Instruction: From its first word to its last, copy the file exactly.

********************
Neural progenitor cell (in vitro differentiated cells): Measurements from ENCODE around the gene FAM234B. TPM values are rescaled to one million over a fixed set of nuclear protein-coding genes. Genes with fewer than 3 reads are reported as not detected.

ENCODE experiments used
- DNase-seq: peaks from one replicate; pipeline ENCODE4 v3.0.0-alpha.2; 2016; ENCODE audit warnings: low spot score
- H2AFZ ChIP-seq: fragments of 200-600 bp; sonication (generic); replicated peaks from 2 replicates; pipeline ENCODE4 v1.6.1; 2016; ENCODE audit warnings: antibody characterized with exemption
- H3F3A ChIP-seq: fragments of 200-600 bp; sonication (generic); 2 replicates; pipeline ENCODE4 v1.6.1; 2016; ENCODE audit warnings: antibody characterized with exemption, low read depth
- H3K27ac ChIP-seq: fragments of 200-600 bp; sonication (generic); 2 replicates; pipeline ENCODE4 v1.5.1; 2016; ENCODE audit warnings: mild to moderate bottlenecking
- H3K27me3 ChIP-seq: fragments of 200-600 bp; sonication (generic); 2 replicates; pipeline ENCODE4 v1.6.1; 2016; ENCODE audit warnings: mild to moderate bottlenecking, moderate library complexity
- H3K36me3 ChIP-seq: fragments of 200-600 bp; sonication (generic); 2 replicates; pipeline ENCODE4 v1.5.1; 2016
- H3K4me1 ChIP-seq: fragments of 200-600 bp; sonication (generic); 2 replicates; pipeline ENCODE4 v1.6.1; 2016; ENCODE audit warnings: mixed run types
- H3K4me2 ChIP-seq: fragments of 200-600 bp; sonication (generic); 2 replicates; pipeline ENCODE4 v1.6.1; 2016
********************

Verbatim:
Neural progenitor cell (in vitro differentiated cells): Measurements from ENCODE around the gene FAM234B. TPM values are rescaled to one million over a fixed set of nuclear protein-coding genes. Genes with fewer than 3 reads are reported as not detected.

ENCODE experiments used
- DNase-seq: peaks from one replicate; pipeline ENCODE4 v3.0.0-alpha.2; 2016; ENCODE audit warnings: low spot score
- H2AFZ ChIP-seq: fragments of 200-600 bp; sonication (generic); replicated peaks from 2 replicates; pipeline ENCODE4 v1.6.1; 2016; ENCODE audit warnings: antibody characterized with exemption
- H3F3A ChIP-seq: fragments of 200-600 bp; sonication (generic); 2 replicates; pipeline ENCODE4 v1.6.1; 2016; ENCODE audit warnings: antibody characterized with exemption, low read depth
- H3K27ac ChIP-seq: fragments of 200-600 bp; sonication (generic); 2 replicates; pipeline ENCODE4 v1.5.1; 2016; ENCODE audit warnings: mild to moderate bottlenecking
- H3K27me3 ChIP-seq: fragments of 200-600 bp; sonication (generic); 2 replicates; pipeline ENCODE4 v1.6.1; 2016; ENCODE audit warnings: mild to moderate bottlenecking, moderate library complexity
- H3K36me3 ChIP-seq: fragments of 200-600 bp; sonication (generic); 2 replicates; pipeline ENCODE4 v1.5.1; 2016
- H3K4me1 ChIP-seq: fragments of 200-600 bp; sonication (generic); 2 replicates; pipeline ENCODE4 v1.6.1; 2016; ENCODE audit warnings: mixed run types
- H3K4me2 ChIP-seq: fragments of 200-600 bp; sonication (generic); 2 replicates; pipeline ENCODE4 v1.6.1; 2016